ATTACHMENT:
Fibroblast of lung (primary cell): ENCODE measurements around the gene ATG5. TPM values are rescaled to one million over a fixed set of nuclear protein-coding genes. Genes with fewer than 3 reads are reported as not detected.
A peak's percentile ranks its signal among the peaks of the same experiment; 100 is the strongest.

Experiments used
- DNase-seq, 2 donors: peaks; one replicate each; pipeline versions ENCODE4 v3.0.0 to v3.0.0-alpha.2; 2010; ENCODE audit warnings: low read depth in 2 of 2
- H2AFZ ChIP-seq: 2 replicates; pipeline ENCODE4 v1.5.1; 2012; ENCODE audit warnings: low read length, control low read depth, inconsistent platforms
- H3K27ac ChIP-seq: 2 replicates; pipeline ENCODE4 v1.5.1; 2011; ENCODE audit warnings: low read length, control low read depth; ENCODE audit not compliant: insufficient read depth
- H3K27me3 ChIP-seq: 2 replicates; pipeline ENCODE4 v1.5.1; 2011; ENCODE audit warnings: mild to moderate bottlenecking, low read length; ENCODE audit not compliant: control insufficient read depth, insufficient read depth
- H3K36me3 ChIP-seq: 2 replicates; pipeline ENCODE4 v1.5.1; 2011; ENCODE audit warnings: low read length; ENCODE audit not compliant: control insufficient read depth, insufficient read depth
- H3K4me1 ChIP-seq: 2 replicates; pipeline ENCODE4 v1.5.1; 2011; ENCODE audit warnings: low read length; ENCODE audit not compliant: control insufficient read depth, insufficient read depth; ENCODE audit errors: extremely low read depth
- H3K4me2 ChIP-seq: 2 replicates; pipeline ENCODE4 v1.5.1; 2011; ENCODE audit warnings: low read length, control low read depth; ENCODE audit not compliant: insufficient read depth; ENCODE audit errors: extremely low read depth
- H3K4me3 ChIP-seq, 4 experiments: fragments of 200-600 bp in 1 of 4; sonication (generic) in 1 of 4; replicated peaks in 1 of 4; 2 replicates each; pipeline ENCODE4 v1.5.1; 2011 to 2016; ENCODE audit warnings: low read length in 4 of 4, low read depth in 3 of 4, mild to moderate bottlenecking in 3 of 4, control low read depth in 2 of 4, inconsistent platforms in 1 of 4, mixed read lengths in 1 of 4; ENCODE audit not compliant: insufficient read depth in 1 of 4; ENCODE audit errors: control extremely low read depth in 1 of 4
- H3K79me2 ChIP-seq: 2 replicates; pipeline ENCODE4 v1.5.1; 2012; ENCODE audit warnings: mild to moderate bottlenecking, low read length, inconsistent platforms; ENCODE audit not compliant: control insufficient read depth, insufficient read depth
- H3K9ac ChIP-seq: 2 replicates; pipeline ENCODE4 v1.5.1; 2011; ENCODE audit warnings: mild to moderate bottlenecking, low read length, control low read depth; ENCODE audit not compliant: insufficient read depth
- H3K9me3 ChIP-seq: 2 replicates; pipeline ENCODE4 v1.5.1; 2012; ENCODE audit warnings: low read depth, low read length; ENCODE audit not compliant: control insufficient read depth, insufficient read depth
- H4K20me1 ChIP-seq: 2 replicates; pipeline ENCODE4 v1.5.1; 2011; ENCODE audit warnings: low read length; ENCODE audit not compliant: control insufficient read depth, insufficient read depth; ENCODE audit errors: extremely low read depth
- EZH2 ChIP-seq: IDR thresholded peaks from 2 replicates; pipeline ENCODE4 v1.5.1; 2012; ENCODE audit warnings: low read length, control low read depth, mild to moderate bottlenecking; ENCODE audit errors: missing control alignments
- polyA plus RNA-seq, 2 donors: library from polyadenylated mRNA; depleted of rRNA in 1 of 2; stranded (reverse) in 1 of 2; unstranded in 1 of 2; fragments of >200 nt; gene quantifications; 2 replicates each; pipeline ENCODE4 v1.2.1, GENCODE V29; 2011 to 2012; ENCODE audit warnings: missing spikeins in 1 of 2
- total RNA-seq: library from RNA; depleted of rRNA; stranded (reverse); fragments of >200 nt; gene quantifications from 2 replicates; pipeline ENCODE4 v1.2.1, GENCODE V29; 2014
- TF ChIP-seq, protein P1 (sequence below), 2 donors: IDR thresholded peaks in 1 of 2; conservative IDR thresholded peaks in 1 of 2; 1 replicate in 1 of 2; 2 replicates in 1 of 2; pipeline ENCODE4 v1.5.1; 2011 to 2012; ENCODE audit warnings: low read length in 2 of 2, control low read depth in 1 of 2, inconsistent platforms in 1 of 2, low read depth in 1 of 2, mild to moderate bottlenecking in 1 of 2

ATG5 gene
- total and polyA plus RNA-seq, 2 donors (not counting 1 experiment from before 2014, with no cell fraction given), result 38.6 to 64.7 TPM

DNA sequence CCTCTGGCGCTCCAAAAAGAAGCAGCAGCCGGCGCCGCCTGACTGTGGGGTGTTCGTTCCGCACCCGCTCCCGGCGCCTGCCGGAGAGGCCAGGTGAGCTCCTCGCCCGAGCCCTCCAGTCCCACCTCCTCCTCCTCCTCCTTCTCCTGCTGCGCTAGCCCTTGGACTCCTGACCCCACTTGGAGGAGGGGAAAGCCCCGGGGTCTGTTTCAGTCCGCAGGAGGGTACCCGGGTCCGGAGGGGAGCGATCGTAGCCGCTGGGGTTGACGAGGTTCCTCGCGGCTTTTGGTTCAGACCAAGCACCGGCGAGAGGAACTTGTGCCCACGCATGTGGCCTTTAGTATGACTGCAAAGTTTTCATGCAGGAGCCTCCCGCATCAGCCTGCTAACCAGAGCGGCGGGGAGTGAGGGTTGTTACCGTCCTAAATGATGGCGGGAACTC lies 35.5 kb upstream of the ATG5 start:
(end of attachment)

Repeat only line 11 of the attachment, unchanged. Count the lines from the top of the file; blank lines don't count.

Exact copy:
- H3K4me3 ChIP-seq, 4 experiments: fragments of 200-600 bp in 1 of 4; sonication (generic) in 1 of 4; replicated peaks in 1 of 4; 2 replicates each; pipeline ENCODE4 v1.5.1; 2011 to 2016; ENCODE audit warnings: low read length in 4 of 4, low read depth in 3 of 4, mild to moderate bottlenecking in 3 of 4, control low read depth in 2 of 4, inconsistent platforms in 1 of 4, mixed read lengths in 1 of 4; ENCODE audit not compliant: insufficient read depth in 1 of 4; ENCODE audit errors: control extremely low read depth in 1 of 4